Check out Charly Mann's other website:
Oklahoma Birds and Butterflies


We need your help. Send your submissions, ideas, photos, and questions to CHMemories@gmail.com.





There would probably be no Chapel Hill if the University of North Carolina Board of Trustees in 1793 had not chosen land across from New Hope Chapel for the location of the university. By 1800 there were about 100 people living in thirty houses surrounding the campus.



The University North Carolina's first student was Hinton James, who enrolled in February, 1795. There is now a dormitory on the campus named in his honor.





The University of North Carolina was closed from 1870 to 1875 because of lack of state funding.





William Ackland left his art collection and $1.25 million to Duke University in 1940 on the condition that he would be buried in the art museum that the University was to build with his bequest. Duke rejected this condition even though members of the Duke Family are buried in Duke Chapel. What followed was a long and acrimonious legal battle between Ackland relatives who now wanted the inheritance, Rollins College, and the University of North Carolina, each attempting to receive the funds. The case went all the way to the United States Supreme Court, and in 1949 UNC was awarded the money for the museum. Ackland is buried near the museum's entrance. When the museum first opened, in the early sixties, there were rumors that his remains were leaking out of the mausoleum.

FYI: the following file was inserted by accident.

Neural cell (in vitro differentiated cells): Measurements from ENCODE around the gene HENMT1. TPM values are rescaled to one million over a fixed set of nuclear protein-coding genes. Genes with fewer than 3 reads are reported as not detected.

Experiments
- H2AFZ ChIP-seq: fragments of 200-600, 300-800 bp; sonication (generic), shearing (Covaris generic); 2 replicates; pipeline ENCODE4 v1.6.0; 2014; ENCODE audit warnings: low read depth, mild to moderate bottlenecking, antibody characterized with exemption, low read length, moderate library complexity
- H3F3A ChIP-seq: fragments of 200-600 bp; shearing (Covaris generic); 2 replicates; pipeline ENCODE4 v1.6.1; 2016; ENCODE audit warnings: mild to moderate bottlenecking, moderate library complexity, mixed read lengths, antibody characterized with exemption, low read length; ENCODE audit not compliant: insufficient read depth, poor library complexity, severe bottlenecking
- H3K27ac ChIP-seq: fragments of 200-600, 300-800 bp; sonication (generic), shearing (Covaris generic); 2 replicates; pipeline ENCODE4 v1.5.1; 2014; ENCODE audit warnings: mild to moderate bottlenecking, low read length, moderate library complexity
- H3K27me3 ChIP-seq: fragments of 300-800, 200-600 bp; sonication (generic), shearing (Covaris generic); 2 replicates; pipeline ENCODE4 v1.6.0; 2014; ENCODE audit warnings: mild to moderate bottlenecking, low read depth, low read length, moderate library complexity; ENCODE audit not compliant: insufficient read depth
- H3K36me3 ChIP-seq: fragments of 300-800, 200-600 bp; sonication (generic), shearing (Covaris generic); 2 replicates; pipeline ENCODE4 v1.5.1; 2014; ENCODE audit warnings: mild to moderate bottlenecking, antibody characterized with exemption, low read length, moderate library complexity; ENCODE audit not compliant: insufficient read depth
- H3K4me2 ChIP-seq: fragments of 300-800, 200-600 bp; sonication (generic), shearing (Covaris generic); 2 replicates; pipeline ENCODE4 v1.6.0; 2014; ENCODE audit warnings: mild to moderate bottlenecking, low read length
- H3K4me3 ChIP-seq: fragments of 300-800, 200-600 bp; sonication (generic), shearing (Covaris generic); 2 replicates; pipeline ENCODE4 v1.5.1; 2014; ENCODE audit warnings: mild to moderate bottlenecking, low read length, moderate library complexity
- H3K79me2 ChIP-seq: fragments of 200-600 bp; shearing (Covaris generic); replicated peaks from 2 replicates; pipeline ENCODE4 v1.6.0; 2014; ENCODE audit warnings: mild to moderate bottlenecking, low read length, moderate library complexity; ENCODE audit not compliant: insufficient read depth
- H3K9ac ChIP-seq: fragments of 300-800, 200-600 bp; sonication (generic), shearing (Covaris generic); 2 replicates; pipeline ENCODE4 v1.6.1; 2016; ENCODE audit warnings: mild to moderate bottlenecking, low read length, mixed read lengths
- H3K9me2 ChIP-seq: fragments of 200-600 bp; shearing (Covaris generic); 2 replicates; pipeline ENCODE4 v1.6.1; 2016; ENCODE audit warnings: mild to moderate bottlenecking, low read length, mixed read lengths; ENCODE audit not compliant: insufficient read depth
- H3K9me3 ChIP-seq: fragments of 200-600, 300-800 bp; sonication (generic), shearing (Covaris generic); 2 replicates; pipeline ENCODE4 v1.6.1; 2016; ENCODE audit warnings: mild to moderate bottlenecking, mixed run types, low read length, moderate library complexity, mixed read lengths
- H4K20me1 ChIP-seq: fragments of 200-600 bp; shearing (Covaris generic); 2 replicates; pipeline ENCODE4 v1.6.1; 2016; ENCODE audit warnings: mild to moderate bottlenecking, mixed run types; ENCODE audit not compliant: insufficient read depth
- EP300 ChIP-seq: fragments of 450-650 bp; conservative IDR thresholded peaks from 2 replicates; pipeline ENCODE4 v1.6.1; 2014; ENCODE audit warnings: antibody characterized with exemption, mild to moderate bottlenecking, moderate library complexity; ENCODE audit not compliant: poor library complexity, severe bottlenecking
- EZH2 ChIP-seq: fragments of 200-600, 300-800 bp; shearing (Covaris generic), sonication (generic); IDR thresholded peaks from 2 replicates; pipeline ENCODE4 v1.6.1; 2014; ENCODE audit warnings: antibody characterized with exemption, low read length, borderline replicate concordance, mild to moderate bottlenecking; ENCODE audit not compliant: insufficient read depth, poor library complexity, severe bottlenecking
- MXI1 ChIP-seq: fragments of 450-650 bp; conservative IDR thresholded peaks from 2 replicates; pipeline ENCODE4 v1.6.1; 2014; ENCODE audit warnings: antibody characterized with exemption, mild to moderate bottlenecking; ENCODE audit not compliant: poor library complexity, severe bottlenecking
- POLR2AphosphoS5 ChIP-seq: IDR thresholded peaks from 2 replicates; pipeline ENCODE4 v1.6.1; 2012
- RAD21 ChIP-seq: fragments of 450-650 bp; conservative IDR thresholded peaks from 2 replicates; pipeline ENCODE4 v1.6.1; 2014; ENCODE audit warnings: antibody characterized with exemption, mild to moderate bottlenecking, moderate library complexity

The official name of the Arboretum on the University of North Carolina campus is the Coker Arboretum. It is named after Dr. William Cocker, the University's first botany professor. It occupies a little more than five acres. It was founded in 1903.



Chapel Hill's main street has always been called Franklin Street. It was named after Benjamin Franklin in the early 1790s.



We need your help. Send your submissions, ideas, photos, and questions to CHMemories@gmail.com.



Chapel Hill High School and Chapel Hill Junior High were on Franklin Street in the same location as University Square until the mid 1960s.



The Colonial Drug Store at 450 West Franklin Street was owned and operated by John Carswell. It was famous for a fresh-squeezed carbonated orange beverage called a "Big O". In the early 1970s, I managed the Record and Tape Center next door, and must have had over 100 of those drinks. The Colonial Drug Store closed in 1996.



Sutton's Drugstore, which opened in 1923, has one of the last soda fountains in the South. It is one of the few businesses remaining on Franklin Street that was in operation when I was growing up in the 1950s.



Future President Gerald Ford lived in Chapel Hill twice. First when he was 24, in 1938, he took a law couse in summer school at UNC. He lived in the Carr Building, which was a law school dormitory. At the same time, Richard Nixon, the man he served under as Vice President, was attending law school at Duke. In 1942, Ford returned to Chapel Hill to attend the U.S. Navy's Pre-Flight School training program. He lived in a rental house on Hidden Hills Drive.